Weight Watchers: Astronaut Appetites Strain Station Supplies
CAPE CANAVERAL -- NASA is drafting a plan to evacuate the International Space Station because the two-man crews are eating more than engineers predicted, prompting a critical food shortage weeks earlier than expected.
The Russians are packing seven extra containers of food into an automated space freighter set to blast off from Kazakhstan on Dec. 23 and, as long as the resupply ship reaches the station as planned, space agency officials say they do not expect to order the crew to return to Earth early.
However, if the ship is destroyed or delayed, temporary evacuation is likely.
Commander Leroy Chiao and Russian flight engineer Salizhan Sharipov will have to eat less to stretch their food supply. Their water situation is not much better.
"Everyone is confident the Progress ship will arrive (on Christmas Day)," said James Hartsfield, a spokesman at NASA's Johnson Space Center in Houston, where engineers are working on the evacuation plan.
The Progress cargo ships have a solid record and "we do not expect any issue with this one, but it's prudent to make all the preparations you need to make so you are ready if you have to be."
Supplies are tight aboard the space station because NASA's shuttles remain grounded, almost two years after the Columbia disintegrated trying to re-enter the atmosphere on Feb. 1, 2003. The station is relying on smaller Russian ships to deliver crew and cargo since then. The food and water dipped to near-critical levels just days ahead of the last two cargo ships.
The internal NASA reports call the shortage "critical" and attribute it in part to "higher consumption than planned." Station managers list the inability to keep the station staffed as one of the most serious risks facing the outpost, a problem driven by dwindling food, water and supplies.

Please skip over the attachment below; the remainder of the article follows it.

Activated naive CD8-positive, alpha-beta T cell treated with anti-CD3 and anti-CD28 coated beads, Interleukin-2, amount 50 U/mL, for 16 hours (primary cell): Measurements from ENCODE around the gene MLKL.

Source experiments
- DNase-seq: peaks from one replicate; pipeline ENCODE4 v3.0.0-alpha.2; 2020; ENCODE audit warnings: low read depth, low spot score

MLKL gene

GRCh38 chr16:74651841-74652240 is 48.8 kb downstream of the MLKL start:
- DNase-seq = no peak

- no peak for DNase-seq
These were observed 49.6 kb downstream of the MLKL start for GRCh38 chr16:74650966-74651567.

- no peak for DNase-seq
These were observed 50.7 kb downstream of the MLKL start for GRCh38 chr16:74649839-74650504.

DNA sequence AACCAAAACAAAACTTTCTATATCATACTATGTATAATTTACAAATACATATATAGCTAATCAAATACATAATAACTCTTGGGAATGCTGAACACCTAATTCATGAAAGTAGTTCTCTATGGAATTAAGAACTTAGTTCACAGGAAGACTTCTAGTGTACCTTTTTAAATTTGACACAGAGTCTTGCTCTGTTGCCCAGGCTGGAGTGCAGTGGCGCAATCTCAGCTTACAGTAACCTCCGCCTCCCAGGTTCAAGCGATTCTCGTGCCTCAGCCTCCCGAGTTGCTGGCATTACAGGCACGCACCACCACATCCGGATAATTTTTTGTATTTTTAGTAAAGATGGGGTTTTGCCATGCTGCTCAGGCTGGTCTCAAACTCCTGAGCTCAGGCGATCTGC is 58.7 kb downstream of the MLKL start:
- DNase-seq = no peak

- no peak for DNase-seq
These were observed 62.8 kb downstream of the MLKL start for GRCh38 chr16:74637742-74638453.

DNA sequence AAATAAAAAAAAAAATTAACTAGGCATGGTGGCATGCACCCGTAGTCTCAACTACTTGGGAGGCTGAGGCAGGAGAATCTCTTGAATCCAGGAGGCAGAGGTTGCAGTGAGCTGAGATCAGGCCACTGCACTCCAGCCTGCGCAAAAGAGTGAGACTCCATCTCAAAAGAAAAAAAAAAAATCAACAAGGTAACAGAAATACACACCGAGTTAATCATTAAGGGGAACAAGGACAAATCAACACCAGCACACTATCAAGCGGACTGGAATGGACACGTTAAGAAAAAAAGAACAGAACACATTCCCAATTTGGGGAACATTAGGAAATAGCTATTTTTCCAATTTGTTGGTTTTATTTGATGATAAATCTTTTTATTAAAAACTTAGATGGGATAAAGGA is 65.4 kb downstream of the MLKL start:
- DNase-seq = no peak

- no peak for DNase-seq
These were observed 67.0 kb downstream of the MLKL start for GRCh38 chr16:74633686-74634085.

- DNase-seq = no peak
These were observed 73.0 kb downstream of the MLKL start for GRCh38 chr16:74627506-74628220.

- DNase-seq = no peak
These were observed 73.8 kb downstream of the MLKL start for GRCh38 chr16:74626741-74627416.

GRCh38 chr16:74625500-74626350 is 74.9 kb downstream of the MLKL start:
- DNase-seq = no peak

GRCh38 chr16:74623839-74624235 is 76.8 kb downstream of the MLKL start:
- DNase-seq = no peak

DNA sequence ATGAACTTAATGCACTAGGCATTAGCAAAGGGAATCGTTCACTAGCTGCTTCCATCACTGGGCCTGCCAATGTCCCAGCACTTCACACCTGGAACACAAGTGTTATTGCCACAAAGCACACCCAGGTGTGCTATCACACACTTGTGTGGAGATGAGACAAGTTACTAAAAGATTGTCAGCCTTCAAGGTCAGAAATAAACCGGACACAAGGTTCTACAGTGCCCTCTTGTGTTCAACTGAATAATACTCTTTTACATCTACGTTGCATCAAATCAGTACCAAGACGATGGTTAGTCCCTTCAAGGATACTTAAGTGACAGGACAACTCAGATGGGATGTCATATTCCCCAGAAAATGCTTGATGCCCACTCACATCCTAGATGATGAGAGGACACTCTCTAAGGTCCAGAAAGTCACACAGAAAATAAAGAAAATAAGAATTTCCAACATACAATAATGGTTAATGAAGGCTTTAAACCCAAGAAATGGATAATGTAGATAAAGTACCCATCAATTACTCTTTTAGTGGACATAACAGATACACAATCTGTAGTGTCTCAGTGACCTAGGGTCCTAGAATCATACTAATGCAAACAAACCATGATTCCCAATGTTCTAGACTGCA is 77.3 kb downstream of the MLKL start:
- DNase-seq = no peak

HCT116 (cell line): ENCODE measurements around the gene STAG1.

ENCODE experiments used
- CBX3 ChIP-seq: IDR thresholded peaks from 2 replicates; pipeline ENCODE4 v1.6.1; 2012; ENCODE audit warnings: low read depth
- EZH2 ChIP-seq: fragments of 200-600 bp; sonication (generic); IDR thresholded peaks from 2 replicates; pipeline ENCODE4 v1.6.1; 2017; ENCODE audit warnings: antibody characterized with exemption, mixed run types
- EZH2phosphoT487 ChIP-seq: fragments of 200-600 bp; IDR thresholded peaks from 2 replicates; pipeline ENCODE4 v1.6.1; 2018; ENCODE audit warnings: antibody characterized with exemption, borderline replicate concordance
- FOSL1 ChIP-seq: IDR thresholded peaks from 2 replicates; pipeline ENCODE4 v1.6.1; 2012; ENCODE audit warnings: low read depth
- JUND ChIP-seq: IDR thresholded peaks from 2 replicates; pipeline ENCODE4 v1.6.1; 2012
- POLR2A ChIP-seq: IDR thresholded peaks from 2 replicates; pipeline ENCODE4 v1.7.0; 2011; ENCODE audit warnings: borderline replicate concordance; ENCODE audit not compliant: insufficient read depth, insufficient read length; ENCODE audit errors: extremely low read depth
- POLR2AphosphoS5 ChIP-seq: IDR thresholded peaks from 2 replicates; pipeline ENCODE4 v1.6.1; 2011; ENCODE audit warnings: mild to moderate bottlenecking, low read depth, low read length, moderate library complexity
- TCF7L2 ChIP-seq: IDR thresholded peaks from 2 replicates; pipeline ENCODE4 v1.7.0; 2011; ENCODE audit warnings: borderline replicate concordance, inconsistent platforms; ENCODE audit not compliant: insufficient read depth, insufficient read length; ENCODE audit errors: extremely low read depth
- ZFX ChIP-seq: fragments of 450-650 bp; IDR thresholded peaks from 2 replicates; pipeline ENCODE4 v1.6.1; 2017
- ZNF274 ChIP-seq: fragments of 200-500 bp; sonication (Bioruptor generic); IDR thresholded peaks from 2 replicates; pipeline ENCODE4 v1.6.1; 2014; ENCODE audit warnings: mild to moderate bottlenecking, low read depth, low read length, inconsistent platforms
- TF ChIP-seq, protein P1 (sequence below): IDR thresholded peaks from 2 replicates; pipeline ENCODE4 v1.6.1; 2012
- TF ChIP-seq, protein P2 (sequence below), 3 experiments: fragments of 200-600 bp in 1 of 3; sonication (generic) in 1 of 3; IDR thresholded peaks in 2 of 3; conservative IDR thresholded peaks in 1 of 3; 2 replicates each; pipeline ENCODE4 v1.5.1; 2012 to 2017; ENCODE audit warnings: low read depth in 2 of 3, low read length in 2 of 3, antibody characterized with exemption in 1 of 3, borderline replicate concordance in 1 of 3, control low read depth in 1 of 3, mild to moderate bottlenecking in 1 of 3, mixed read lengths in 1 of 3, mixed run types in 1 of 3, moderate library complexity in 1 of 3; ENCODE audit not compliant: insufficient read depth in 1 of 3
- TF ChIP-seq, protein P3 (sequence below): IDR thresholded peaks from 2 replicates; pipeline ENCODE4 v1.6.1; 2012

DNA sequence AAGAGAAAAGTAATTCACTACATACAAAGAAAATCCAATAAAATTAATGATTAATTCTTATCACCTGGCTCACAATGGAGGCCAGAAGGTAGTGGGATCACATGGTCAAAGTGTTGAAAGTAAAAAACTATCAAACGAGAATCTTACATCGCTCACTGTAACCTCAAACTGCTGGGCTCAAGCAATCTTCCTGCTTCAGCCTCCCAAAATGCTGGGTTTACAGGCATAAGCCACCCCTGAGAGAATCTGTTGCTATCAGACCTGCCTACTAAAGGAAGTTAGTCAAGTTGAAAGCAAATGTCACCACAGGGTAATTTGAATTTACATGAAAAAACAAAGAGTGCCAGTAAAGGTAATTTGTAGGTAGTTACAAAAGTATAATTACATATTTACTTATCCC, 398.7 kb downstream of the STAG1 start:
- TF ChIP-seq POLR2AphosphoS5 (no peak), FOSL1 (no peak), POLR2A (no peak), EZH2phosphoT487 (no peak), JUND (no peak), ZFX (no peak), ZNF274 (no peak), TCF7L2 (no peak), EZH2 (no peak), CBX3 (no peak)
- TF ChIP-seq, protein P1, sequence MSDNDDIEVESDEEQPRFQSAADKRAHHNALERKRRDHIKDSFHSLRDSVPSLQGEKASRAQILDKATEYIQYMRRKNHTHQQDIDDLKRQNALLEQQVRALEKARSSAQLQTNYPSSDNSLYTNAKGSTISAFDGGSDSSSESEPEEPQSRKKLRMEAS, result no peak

The international partners agreed after the Columbia accident to cut the space station crew, from three people to two, to conserve food, water and other provisions.
Their agreement called for evacuation planning to begin about one month before food, water or breathable air supplies dip to 45 days' worth. The idea is for a crew to leave if the supply falls below 30 days. That would leave enough behind for astronauts to return to the station later.
"They have been working on a de-manning plan," Hartsfield said.
NASA and its partners knew food and water were tight when they decided to go ahead and launch the crew and the station hit the 45-day limit before the Christmas re-supply ship arrived. But at the time, engineers expected the food not to reach that critical level until Christmas.
However, astronauts are eating about 25 percent more food than expected. A series of repeated food audits, during which Chiao counted food containers in the station pantry and then engineers on the ground ran new calculations, has been going on since just after Thanksgiving.
Furthermore, the 45-day supply is an optimistic assessment because the engineering estimates are wrong. First, to make the food last 45 days, the astronauts will have to eat about 10 percent less -- but that's a cut back from the predicted food consumption.
Based on what crews actually ate in recent months, the men could be cutting back their munching by 30 percent or more.
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